Safety Planning


No one deserves to be abused emotionally, physically, sexually, financially or any other way. If you are being hurt by someone you love, make plans and take precautions to keep you and your children safe. Choose the suggestions listed here that make the most sense for you and your set of circumstances.



  • If you can see an argument or physical assault coming, try to go to an area that has access to an exit, NOT a bathroom (near hard surfaces), a kitchen (knives), or anywhere near weapons.
  • Try to stay in a room with a phone or keep a cellular phone with you, so you can call 911, a friend, or family member.
  • Keep your purse or wallet and keys ready to leave suddenly.
  • Practice how to get out of your home safely. Visualize your escape route. Identify the best doors, windows, elevator, or stairwell.
  • Plan a safe place to go if you have to leave suddenly.
  • Ask a neighbor to call the police if they hear a disturbance coming from your home.
  • If you are being attacked physically, curl up and protect your head.
  • Use your instinct or judgment. If the situation is very dangerous, consider any action that might calm things down, to give you time to assess what to do next.
  • If you have a disability that limits your mobility and impacts your safety during an explosive incident, think about how you might access assistance for protection or to flee.


  • Have all your essential items in one area. These are items that you may need every day such as: 


Picture Identification                                                    Birth Certificates/Social Security Cards


Immigration documents and/or Passports              Medications


Lease, Rental agreement, and House deed              Money


Copy of Restraining Order/Injunction                       Divorce and Custody Papers


Heath and Life Insurance papers                               Keys


Car registration and Insurance papers                      Medical/School records


  • Leave some money, extra keys, copies of important papers, and extra clothes with someone you trust.
  • Open a bank account or credit card in your own name or have money stored in a secret place. Make sure your accounts have passwords that your abuser cannot guess.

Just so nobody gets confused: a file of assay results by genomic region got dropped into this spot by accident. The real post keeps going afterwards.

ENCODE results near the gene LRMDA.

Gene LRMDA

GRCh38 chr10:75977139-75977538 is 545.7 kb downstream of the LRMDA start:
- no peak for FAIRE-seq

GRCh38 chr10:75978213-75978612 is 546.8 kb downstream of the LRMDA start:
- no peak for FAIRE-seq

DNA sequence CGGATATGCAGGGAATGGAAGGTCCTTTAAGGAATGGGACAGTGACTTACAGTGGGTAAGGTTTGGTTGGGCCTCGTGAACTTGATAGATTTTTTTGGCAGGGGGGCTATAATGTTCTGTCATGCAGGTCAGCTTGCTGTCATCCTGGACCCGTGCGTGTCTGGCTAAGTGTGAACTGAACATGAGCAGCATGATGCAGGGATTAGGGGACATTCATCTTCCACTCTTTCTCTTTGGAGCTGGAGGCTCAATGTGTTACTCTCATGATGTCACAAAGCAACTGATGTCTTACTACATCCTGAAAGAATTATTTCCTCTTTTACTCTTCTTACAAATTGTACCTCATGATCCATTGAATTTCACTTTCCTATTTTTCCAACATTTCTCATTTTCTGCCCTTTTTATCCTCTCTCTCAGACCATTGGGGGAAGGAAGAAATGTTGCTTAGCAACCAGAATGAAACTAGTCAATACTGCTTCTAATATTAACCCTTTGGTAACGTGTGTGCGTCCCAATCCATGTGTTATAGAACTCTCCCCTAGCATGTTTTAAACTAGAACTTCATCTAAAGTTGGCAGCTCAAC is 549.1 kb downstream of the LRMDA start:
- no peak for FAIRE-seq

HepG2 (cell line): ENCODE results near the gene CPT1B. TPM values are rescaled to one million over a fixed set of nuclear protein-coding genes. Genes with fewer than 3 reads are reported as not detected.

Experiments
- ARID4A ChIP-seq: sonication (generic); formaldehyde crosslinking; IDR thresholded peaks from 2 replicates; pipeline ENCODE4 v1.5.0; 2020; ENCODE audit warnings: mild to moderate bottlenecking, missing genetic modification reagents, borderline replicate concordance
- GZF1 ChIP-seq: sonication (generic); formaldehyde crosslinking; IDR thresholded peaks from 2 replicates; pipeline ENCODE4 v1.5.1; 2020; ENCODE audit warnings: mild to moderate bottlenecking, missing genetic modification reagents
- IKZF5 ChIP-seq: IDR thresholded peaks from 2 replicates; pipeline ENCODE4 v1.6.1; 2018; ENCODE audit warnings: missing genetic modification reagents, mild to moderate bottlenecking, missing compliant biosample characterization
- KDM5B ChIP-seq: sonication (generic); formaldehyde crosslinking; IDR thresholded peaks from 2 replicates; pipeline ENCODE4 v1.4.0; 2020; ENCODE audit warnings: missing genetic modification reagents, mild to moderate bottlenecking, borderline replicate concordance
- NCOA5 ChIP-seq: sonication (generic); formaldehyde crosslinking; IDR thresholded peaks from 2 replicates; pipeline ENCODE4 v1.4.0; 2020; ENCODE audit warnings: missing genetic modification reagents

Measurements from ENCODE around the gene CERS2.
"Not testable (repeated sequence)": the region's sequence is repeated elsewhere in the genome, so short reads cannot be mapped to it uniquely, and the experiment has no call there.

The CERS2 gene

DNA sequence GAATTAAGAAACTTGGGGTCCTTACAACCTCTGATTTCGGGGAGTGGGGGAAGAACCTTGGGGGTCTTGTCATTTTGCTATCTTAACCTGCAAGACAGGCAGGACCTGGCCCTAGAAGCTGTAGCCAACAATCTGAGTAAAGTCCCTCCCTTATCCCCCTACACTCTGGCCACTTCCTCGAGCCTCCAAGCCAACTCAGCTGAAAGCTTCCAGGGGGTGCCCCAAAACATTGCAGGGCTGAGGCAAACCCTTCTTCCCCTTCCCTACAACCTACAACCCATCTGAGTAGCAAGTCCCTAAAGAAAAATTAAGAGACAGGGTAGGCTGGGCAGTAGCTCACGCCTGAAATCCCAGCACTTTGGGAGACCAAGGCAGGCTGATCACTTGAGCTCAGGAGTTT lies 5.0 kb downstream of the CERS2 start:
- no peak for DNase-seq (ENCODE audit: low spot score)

• Have a bag packed and ready. Keep it in a safe but accessible place, so you can leave quickly if you need to.
  • If you have a vehicle, make a habit of backing the vehicle into the driveway and keeping it fueled. Keep the driver’s door unlocked and the others locked for a quick escape.
  • Talk with a trusted family member or friend about your plan.
  • Think about a word or signal you could use with a neighbor or someone nearby, in case of an emergency so they can call for help.
  • Think about a safe place to go. Options may include staying with a friend, family member or Rainbow House.



  • Consider contacting Rainbow House, or your local domestic violence agency, in regards to getting a Restraining Order/Injunction (order of protection).
  • Consider getting caller ID, an unlisted phone number or a cell phone. Be aware and cautious of ways cell phones, TTY machines, cordless phones and internet use can be tracked.
  • Rent a post office box for your mail so you can receive deliveries confidentially.
  • Change the locks on your doors. Get more locks, safety devices, and lighting.
  • Be aware of how technology may either help or hinder your safety. Use public computers such as those in your library rather than in your home.
  • Consider changing all passwords that your abuser may be aware of.
  • Take caution when using any social networks when discussing your situation and current residence.
  • Be aware that cellular phones can contain GPS tracking devices and that calls can be intercepted.
  • Known that cell phones can also access 911 even without service.
  • Know that you can also text 911 in Oconto, Marinette and Menominee counties, should calling not be a safe option



  • Teach your children that violence is never right, even when someone they love is being violent. Tell them that neither you, nor they, are at fault or are the cause of the violence, and that when anyone is being violent, it is important to stay safe.
  • Teach them not to get in the middle of a fight, even if they want to help.
  • Teach them a word and/or signal you can use if you want them to call 911. Make sure they know how to get help or call 911, where to go to be safe, and how older children can help younger ones.
  • When meeting your abuser to exchange the children, insist on a busy public place where other people will be close by.



  • Have ready and available a leash and/or pet carrier.
  • Find a safe place ahead of time, family, friends, or veterinarian who could temporarily take your pet.
  • Know your pet’s favorite hiding spot in the house, so you don’t have to spend extra time looking for them in case of an emergency. 
  • Rainbow House has an on-sight animal kennel, with heated indoor shelter and outside kennel runs.  You are able to access shelter, and bring your dog, cat, or small pet with you.